A longstanding goal in polymer rheology is to develop a physical picture that relates the growth of mechanical moduli during polymer crystallization to that of a structure. Here, we utilize simultaneous mechanical rheology and optical microscopy, with augmentation by deterministic reconstruction and stochastic simulations, to study isothermal crystallization in isotactic polypropylene. We observe the nucleation and growth of the surface and bulk spherulites, which are initially isolated and then impinge to form clusters and superstructures that eventually span the gap. We find that spherulitic superstructures play a critical role in the rheology, especially in the characteristic sharp upturn in moduli. Both the rheology and the spherulitic superstructures show pronounced gap dependencies, which we explain via finite-size effects in percolation phenomena and via surface-induced nucleation. The modulus-crystallinity relationship can be described through a general effective medium theory. It indicates that for thicker gaps, the viscoelastic liquid to solid transition can be described via percolation, whereas for our thinnest gap, it is best described by the linear mixing rule. We describe our results in terms of dimensionless nucleation rates and spherulite size, which enable the estimation of when gap-dependent superstructure effects can be anticipated.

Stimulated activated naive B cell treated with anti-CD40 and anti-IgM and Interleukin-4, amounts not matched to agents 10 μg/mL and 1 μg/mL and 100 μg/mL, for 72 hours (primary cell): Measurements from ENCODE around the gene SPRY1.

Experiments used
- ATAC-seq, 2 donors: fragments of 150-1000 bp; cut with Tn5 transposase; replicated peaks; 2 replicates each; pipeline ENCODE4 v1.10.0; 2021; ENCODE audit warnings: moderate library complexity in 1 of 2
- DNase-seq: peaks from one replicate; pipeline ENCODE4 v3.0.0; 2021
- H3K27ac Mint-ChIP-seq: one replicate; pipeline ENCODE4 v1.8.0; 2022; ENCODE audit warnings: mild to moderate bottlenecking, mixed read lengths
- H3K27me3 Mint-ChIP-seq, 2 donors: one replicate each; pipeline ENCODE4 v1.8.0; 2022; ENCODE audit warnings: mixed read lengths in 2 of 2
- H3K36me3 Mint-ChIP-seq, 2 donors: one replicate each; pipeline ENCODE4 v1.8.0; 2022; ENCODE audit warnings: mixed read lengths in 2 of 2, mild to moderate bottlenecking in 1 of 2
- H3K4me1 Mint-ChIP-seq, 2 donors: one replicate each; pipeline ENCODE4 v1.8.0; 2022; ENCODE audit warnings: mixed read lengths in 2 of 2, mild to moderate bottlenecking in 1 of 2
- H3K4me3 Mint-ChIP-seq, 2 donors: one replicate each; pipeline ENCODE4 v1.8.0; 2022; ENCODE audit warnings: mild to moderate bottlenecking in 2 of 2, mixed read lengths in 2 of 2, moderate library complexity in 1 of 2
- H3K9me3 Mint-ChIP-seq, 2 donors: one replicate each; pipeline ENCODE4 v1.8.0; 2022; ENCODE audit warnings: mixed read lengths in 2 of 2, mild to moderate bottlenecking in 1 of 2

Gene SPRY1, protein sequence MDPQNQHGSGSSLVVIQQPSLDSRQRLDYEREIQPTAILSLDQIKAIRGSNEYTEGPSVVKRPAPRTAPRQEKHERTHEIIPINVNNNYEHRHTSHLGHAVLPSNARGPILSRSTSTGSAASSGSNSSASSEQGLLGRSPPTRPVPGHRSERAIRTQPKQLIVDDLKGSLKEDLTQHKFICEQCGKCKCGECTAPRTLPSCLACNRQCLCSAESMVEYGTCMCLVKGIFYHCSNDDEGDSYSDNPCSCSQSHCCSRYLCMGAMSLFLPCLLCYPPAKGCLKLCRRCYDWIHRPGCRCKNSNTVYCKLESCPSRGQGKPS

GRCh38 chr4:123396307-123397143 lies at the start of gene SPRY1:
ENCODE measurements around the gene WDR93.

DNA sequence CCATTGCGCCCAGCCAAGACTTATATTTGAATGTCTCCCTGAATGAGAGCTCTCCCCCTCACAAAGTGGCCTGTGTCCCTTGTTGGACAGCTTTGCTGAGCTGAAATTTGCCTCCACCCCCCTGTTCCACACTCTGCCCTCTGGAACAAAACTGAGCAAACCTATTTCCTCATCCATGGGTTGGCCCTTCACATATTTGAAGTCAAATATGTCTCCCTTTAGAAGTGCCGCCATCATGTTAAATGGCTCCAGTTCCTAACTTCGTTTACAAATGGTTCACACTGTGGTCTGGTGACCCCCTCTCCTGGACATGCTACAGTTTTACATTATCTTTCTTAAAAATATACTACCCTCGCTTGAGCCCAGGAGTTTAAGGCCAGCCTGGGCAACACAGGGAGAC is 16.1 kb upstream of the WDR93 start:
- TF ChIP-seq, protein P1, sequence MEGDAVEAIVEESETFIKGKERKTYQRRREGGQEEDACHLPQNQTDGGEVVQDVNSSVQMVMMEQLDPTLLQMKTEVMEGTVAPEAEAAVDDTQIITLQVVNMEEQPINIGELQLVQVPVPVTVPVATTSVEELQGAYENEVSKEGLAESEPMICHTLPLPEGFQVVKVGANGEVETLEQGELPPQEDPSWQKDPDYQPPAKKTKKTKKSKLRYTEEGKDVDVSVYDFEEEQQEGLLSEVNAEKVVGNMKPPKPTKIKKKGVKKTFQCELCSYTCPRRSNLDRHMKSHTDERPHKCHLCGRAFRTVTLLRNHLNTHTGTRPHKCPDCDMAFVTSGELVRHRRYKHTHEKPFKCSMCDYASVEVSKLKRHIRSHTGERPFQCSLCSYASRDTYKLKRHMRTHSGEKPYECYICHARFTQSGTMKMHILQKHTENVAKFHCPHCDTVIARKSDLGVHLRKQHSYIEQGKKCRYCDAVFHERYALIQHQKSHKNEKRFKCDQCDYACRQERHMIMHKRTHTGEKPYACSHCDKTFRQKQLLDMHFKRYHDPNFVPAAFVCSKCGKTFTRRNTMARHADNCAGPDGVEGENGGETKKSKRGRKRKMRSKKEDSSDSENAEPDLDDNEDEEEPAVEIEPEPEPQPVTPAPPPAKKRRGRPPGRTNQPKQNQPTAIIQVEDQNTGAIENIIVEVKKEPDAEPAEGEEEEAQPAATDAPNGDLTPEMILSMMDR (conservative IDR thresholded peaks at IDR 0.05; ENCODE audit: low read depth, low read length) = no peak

Rheology of crystallizing polymers: The role of spherulitic superstructures, gap height, and nucleation densities
Debjani Roy, Debra J. Audus, Kalman B. Migler; Rheology of crystallizing polymers: The role of spherulitic superstructures, gap height, and nucleation densities. J. Rheol. 1 November 2019; 63 (6): 851–862. https://doi.org/10.1122/1.5109893
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